B.C. needs strategy to tackle rising costs of climate changeStronger carbon tax is a good start for clean growth

Oped - April 17, 2018 - By Aaron Sutherland, Karen Tam Wu

Published in The Hill Times (April 16, 2018).

Flooding in Logan Lake, B.C., in 2017. A rise in severe weather events linked to climate change is resulting in a surge of insurance claims. Photo: Province of B.C.

Climate change is most often thought of as a future threat, but as many of us know, its impacts are being felt more and more every day. The consequences of major spring flooding and summer wildfires on both sides of the Rockies in the past few years are telling: natural disasters are happening more often, and with greater severity. 

These trends are prompting a variety of voices from the business community to chime in on climate policy. As the frequency of extreme weather events has risen, so too have the insurance payouts. Insurance claims due to severe weather, floods, and wildfires used to average a few hundred million dollars a year. Since 2009, however, we have seen a surge, and claims now total over $1 billion every year. Concerned about the exposure Canadians face due to the impacts of climate change, insurers are among those who are speaking out — calling for stronger climate policies and increased investment in measures to help residents adapt to our new climate reality. In this vein, this month’s return to regular increases in B.C.’s price on carbon pollution is most welcome.

In February, the B.C. auditor general issued its analysis of the B.C. government’s performance with respect to managing climate-change risks and meeting climate targets. Its conclusions were blunt: We are unprepared for the risks posed by climate change, we don’t have a plan of action, and we’re not on track to meet our 2050 goal to reduce carbon pollution by 80 per cent. The report pointed out major gaps in adaptation measures (to lessen the severity of climate impacts) and the need to increase mitigation actions (to reduce carbon pollution and limit the magnitude of climate change).

The province’s climate adaptation strategy is nearly a decade old and a refresh is greatly needed. On the mitigation side, the government has committed to developing a strategy to get B.C. back on track to significant carbon pollution reductions. The first major action announced was the return to annual increases in B.C.’s carbon tax, a clean-economy incentive, as of April 1.

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B.C.’s experience shows a carbon tax can work to lower carbon pollution, and pricing this pollution — contrary to what critics say — doesn’t prevent economic growth. Between 2008 and 2011 (from introduction of the carbon tax to the government’s freezing of the carbon tax at 2012 levels), emissions per capita from sources subject to the carbon tax in B.C. dropped by 10 per cent, but only one per cent in the rest of the country. During this time, B.C.’s economic performance (as measured by gross domestic product) was stronger than the national average.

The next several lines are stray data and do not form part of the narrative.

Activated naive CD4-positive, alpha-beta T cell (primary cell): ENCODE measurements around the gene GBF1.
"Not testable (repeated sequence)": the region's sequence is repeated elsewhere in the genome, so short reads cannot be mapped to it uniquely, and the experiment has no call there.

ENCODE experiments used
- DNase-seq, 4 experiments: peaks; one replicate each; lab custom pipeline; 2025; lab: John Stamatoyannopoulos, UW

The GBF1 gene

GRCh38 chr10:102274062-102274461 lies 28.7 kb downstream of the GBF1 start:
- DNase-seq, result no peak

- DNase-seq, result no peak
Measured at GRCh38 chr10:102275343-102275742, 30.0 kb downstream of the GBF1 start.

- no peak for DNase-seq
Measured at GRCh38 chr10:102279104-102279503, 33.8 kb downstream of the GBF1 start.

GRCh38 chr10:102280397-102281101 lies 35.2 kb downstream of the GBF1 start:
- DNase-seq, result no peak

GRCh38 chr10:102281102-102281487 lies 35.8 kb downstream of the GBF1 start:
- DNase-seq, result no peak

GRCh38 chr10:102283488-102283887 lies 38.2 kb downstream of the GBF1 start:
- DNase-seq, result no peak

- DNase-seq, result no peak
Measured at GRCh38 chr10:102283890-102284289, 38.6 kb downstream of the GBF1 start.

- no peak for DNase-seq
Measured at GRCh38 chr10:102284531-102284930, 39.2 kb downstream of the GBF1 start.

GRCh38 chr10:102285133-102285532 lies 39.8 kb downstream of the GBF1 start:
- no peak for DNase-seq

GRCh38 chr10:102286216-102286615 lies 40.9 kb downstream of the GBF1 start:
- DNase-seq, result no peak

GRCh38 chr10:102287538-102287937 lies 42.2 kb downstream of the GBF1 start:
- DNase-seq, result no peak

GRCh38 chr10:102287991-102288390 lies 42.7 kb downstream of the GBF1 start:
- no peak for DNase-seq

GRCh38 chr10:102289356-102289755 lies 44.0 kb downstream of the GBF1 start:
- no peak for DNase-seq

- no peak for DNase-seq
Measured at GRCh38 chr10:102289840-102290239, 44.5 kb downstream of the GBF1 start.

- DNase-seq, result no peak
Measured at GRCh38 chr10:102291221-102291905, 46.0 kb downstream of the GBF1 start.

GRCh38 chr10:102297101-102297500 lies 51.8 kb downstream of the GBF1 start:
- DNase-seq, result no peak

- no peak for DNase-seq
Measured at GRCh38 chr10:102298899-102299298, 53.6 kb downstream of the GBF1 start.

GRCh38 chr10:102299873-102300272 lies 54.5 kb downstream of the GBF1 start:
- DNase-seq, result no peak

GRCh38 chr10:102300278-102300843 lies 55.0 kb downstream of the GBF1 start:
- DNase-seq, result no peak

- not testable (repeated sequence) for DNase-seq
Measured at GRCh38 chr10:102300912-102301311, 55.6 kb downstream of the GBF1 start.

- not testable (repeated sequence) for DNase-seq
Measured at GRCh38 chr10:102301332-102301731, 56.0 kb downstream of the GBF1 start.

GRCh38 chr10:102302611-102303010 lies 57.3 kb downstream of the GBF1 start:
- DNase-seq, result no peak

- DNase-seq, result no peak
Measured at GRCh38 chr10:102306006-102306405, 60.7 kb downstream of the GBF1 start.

In 2017, pricing carbon pollution became mainstream economic policy in Canada. Carbon pricing systems are in place in Canada’s four largest provinces, representing 86 per cent of the population. Ontario and Québec have a cap-and-trade system linked to California. Alberta has a carbon levy. These efforts are mirrored around the world, with over 40 national and 25 subnational jurisdictions putting a price on carbon.

By January 2019, carbon pollution pricing will be in effect across Canada. However, the carbon pricing systems being implemented also need to ensure all Canadians benefit from moving towards a clean economy. This means taking care to avoid adverse impacts to vulnerable, lower-income, and rural households. It also means putting in place temporary and targeted measures to ensure heavy industry remains competitive in Canada — where we have stronger climate policies — and doesn’t move to jurisdictions without a carbon tax.

After its introduction, B.C.’s carbon tax was lauded internationally as a “textbook” example of how pricing pollution can be effective. But pricing pollution needs to be considered as part of a holistic approach to addressing climate change. For B.C. to re-emerge as a climate leader, the following are required: mitigation and adaptation strategies that reduce the risks and impacts of climate change for British Columbians, a plan for achieving significant emissions cuts, and a strategy to better incentivize B.C.’s transition to low-carbon industries.

Without the whole package, the costs of climate change to all British Columbians will continue to rise.

Aaron Sutherland is vice president for the Pacific region at the Insurance Bureau of Canada.

Karen Tam Wu is acting B.C. director at the Pembina Institute, Canada’s leading clean energy think-tank.

This op-ed originally appeared in the Hill Times (Ottawa) on April 16, 2018.


Karen Tam Wu

Karen Tam Wu is the managing director of B.C. at the Pembina Institute, and is based in Vancouver.


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